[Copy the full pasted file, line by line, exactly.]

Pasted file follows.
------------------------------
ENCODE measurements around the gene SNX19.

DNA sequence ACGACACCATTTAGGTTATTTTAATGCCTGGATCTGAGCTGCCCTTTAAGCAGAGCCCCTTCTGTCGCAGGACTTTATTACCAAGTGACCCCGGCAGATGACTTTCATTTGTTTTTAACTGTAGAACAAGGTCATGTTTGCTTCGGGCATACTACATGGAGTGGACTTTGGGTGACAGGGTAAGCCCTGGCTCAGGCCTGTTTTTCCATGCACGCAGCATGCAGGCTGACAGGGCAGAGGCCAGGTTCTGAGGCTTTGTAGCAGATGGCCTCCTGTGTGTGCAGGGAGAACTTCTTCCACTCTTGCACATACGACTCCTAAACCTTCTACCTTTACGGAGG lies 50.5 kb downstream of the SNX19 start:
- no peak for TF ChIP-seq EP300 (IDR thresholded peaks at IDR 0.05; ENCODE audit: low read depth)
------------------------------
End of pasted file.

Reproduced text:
ENCODE measurements around the gene SNX19.

DNA sequence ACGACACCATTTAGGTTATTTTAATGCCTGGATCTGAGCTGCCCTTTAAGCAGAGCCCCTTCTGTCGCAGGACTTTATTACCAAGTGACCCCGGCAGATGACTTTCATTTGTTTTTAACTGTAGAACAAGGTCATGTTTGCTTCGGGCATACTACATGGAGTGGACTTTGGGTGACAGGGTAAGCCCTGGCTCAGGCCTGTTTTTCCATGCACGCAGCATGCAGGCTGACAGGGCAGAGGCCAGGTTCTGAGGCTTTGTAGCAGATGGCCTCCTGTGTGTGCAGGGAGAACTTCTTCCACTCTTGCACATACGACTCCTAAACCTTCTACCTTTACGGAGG lies 50.5 kb downstream of the SNX19 start:
- no peak for TF ChIP-seq EP300 (IDR thresholded peaks at IDR 0.05; ENCODE audit: low read depth)